NENA commends Congressman Gohmert for his leadership on the issue
of improving 9-1-1 access via multi-line telephone systems (MLTS), such as
those used in hotels and office buildings.In this high-tech era, it is
unfortunate that such a high percentage of MLTS still require users to dial an
extra digit before 9-1-1 to reach emergency services. NENA reaffirms its
readiness to work with the Congress and the FCC on this issue, and to work with
the affected industries to implement it. NENA advocates a system in which:
Callers to 9-1-1 are able to reach help directly and immediately,
with no other dialing codes or prefixes.
Precise, accurate location data is delivered automatically with
every 9-1-1 call.
Systems are in place to provide on-site notifications, so that a
front desk clerk, receptionist, or other "gatekeeper” will be alerted to
9-1-1 calls made from the premises and can help direct first responders to the
scene of the emergency.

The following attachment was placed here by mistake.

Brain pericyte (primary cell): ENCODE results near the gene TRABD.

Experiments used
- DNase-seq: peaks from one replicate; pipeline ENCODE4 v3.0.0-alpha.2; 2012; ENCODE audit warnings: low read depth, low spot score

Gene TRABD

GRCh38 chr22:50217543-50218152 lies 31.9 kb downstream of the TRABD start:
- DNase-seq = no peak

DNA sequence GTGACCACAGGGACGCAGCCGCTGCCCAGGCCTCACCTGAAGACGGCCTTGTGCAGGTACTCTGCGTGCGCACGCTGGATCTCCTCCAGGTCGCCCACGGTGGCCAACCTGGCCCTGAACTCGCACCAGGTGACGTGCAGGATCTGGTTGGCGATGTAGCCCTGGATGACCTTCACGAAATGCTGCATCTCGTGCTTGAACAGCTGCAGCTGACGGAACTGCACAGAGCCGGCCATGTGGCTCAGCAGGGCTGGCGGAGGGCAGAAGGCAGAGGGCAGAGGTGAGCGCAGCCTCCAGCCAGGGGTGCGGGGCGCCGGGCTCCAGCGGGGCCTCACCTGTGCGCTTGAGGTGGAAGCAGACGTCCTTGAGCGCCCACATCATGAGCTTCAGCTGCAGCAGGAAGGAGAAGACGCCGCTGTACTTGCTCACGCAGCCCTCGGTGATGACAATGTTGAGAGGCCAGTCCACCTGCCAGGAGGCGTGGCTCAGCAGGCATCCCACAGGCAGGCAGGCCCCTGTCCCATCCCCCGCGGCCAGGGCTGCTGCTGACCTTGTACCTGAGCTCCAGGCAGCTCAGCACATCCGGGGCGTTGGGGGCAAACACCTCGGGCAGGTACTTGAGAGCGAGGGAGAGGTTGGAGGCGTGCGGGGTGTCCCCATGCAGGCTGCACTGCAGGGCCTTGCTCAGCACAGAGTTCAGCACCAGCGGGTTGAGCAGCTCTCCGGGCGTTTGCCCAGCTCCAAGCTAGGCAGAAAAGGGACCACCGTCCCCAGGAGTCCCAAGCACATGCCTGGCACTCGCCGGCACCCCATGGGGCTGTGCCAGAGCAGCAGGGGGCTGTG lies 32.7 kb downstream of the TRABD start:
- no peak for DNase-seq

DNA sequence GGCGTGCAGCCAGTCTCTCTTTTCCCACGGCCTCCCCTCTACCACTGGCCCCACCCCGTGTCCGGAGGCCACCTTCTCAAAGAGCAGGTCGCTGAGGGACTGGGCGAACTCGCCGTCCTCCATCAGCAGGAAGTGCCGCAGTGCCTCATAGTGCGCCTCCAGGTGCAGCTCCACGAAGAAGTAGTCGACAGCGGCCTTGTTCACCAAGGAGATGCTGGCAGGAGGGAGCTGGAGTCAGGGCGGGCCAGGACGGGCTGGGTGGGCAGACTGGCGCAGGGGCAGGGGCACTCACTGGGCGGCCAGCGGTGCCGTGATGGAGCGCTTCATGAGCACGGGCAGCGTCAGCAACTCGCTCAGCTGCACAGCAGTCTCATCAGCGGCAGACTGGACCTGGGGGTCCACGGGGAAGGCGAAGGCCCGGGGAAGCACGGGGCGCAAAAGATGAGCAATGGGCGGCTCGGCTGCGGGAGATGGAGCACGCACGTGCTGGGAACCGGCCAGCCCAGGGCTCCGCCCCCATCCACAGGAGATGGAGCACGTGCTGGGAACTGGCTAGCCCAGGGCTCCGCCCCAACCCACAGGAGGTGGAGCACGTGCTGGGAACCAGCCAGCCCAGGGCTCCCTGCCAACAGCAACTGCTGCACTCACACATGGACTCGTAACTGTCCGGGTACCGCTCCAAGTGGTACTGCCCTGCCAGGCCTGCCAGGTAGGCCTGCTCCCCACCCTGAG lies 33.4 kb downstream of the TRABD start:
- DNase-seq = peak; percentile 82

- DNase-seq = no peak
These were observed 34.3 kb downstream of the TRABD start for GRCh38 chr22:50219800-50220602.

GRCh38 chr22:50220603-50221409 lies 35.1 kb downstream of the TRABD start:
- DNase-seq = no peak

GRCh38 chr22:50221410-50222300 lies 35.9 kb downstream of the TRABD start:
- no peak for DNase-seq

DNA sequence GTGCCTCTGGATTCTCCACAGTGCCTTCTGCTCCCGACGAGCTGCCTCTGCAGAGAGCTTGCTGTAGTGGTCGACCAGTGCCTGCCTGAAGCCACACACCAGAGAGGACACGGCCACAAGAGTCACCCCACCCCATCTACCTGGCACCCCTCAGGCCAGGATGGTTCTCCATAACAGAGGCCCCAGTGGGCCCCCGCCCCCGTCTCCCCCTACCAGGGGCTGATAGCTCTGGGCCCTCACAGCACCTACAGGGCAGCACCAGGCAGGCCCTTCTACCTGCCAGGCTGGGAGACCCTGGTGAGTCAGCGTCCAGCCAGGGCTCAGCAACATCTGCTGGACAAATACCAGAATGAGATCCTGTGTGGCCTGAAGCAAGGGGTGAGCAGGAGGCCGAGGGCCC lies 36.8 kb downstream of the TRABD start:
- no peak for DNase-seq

Policy makers ban "local termination” of 9-1-1 calls, in which
callers are routed to a front desk or guard station, rather than the
appropriate local 9-1-1 center.
Kudos to the National Emergency Number Association for their continued leadership and guidance ensuring sensible and implementable practices evolve with the technology used to access emergency services from any device, any place and at any time. During an emergency, there can be no question, no hesitation and no delay introduced as seconds can make the difference between life and death. As technology evolves, so will best practices, and therefore, it is critical that new and existing legislative language remains in sync.